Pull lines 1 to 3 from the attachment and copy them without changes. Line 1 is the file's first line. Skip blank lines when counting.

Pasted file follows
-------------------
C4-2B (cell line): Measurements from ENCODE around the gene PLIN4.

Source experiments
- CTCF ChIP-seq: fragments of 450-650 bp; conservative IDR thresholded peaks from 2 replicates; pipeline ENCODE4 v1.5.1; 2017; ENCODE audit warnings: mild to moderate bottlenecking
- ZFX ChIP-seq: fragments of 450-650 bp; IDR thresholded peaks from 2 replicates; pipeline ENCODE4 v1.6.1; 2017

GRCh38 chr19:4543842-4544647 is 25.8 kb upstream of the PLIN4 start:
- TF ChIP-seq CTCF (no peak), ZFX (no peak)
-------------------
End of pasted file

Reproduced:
C4-2B (cell line): Measurements from ENCODE around the gene PLIN4.

Source experiments
- CTCF ChIP-seq: fragments of 450-650 bp; conservative IDR thresholded peaks from 2 replicates; pipeline ENCODE4 v1.5.1; 2017; ENCODE audit warnings: mild to moderate bottlenecking